On Friday I took out the C.O’s for a Staff tour, slept the night in Urmur* canal bungalow and rode home on Saturday – it was interesting and not very hot. Life is an appalling turmoil just now of military engagements and social functions – look forward to a little peace and quiet in the hot weather. War news is good – 13,000 prisoners and 168 guns taken between Arras and Lens.
* Possibly Urmar Tanda
The world seems very small!! On October 15th 1914, I wrote in my diary in France: “Braisne is being shelled, where I was on Sept. 18th and Oct. 3rd, and two old ladies have fled from there, I am taking them down with me to Paris.” To-day I get a letter from Captain Elliott. from North Wales and he says: “They had a most interesting old French lady with them, Mademoiselle Menesson…. in this War she was at Braisne on the Aisne, and had French, German and British alternately billeted on her, finally they started bombarding and she fled to England, this was on Oct. 15th 1914, she says that at 7 p.m. that evening at Mont Notre Dame, she was assisted by an Indian Army Colonel, “bel homme, distingué, d’une grande taille,” [good-looking man, distinguished, very tall] who was “chef de train”, could it have been yourself? Anyhow she quite fell in love with him and tells everyone she meets of her wonderful Colonel who had come all the way from India to be a train conductor – the said Colonel was most attractive, fed her on the best bully beef, opening the tin with his own fair hands, etc. etc.” It is very interesting.
Floods and deluges of rain – servants’ houses all flooded out and one washed right down. I am so pleased at having my proper pay of Rs.2100 a month that life seems quite different. My arrears are also Rs.1200 which enables me to pay all my debts at the shops. What a huge war this is. Bay writes from Belgium, others from France, Watts from Mesopotamia and Egypt, Irwin from East Africa, Cunliffe in West Africa, Bob and Wattie are in Salonica and here are we on the Afghan frontier. Bennett writes from Persia.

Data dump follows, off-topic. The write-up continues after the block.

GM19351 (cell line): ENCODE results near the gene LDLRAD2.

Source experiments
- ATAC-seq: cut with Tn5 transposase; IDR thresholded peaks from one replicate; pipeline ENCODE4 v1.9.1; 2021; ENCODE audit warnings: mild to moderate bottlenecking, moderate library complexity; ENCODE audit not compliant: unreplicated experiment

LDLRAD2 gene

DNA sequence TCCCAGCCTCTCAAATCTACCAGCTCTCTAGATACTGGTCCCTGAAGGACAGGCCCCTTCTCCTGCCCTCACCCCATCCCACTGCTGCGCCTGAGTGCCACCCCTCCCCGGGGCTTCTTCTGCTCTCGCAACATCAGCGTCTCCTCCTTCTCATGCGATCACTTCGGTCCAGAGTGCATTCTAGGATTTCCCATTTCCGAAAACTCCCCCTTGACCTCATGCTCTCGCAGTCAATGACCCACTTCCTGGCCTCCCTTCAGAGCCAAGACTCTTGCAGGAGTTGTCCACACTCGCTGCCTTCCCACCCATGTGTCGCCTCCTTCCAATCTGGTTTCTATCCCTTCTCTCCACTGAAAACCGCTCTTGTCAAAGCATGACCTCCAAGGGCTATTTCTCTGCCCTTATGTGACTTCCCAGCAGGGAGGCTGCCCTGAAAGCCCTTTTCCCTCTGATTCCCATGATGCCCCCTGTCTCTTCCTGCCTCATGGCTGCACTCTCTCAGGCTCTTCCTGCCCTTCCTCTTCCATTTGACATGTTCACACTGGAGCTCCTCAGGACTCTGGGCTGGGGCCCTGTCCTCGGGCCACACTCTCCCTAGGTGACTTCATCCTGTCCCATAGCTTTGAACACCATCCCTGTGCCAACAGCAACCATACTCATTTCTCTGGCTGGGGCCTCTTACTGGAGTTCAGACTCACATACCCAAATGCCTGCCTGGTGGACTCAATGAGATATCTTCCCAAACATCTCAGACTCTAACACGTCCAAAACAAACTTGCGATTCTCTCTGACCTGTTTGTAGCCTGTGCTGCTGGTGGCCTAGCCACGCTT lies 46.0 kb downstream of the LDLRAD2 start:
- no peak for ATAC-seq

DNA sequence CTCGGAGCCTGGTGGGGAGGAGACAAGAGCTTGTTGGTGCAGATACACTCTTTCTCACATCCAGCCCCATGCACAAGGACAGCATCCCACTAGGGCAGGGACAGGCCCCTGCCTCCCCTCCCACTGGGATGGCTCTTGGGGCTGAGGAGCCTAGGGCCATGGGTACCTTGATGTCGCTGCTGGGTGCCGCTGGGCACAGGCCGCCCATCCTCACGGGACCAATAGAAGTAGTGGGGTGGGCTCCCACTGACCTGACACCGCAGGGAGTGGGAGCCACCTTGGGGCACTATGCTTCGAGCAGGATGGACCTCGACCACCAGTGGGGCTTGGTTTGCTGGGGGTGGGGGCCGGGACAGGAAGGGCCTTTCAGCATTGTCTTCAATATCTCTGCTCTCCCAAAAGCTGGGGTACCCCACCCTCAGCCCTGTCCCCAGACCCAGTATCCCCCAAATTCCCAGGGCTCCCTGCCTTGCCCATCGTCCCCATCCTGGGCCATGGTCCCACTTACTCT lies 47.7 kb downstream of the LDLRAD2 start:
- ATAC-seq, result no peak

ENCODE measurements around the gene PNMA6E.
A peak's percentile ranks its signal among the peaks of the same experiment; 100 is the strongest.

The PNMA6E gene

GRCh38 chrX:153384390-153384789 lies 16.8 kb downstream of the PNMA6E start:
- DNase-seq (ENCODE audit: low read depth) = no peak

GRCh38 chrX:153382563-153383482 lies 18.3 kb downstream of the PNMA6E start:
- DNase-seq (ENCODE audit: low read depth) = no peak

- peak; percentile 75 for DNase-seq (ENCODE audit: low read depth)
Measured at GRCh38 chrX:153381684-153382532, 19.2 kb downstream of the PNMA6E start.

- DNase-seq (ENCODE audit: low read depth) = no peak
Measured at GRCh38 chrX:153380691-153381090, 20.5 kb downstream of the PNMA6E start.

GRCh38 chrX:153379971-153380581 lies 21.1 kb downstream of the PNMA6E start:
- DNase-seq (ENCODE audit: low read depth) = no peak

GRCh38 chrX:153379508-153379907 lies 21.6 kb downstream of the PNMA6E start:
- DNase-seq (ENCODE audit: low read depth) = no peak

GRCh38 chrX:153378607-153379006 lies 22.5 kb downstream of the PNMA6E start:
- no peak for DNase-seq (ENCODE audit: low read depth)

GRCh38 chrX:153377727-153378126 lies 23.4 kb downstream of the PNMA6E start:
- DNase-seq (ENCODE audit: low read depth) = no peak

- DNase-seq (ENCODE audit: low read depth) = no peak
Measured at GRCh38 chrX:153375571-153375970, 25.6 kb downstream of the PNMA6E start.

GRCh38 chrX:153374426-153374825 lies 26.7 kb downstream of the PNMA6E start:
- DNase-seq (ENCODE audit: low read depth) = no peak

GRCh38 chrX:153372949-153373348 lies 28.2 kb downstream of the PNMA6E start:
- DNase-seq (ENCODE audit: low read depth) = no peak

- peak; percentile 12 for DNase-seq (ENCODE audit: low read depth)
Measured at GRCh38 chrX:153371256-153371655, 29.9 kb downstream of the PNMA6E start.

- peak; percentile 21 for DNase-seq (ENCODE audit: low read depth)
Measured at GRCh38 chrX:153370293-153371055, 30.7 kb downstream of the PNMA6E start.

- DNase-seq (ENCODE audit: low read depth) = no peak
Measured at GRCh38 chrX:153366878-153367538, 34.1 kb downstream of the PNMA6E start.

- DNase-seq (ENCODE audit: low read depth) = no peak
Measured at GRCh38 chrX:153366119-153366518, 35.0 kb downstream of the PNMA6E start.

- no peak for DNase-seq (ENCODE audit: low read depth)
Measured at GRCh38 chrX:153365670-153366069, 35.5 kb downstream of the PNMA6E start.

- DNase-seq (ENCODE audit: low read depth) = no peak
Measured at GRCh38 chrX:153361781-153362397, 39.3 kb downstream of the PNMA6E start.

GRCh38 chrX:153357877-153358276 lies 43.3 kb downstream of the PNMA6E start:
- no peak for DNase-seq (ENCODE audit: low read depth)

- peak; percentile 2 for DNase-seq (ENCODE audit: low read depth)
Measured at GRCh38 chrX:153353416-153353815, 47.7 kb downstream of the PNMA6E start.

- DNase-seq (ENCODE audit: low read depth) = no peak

*Rs = Rupees
These Pathans are very outspoken and impertinent. Old Khalu came to see me to-day, an enemy Mohmand who did some secret service for me during the trouble last year. He says “You soldiers are like hawks, never know where you will be next. Sometimes like you in France, then on the Frontier here, then perhaps in Mesopotamia and so on. The Civilians are like your women-folk, while you fight and kill and lose your lives, they stay at home and look after the house and eat presents of fruit and reap the rewards of your deeds of valour!” A rather unjust view of the Indian civilian who’s just as ready as anyone to take his place in the firing line.
Yesterday we had news of the great Naval Battle off Jutland with the Germans – a victory for us, but dearly paid for. Our losses in ships and men were very large, probably larger than the Germans, but they bolted home and left us masters of the Sea, so they can hardly claim it, but they will, as a victory. We had thorough bad luck throughout. Then we have news of the most dramatic incident in the War, the sinking of The Hampshire with Lord Kitchener and Staff on board en route for Russia – no survivors. It is sad. Kitchener is not irreplaceable, but it is a great feather in the German cap.
Miss Key came to stay. Life goes on. A year ago I was a Colonel on the Railways in France – now I am a Brigadier General and an Aide-de-Camp to His Majesty, King George V. the latter is a great honour and one I appreciate very much indeed. Nothing but bad news from every part of the front, bar in France and Russia – but the Germans must be feeling the war terribly I am sure – much more than we do.
In 18 months of war what have we achieved? Held motionless in France, disastrously defeated in Mesopotamia, defeated and baffled in Gallipoli – too late to save Servia and so on and so on. Yet our tails are up and we will win.
Arrived London rain and fog – reported War Office and India Office. We are all to go out in the Moldavia and I am to command the Jhelum Brigade. There is trouble in India. Susanna comes with us, but it is hard luck I can’t see more of my two dear sons.
Beautiful warm clear night and very smooth crossing leaving 12 midnight with all lights out to avoid sub-marines which are very active round Havre and have sunk a good many ships.
No boat sails to-day so I must stay over till to-morrow which gives Daisie time to pack.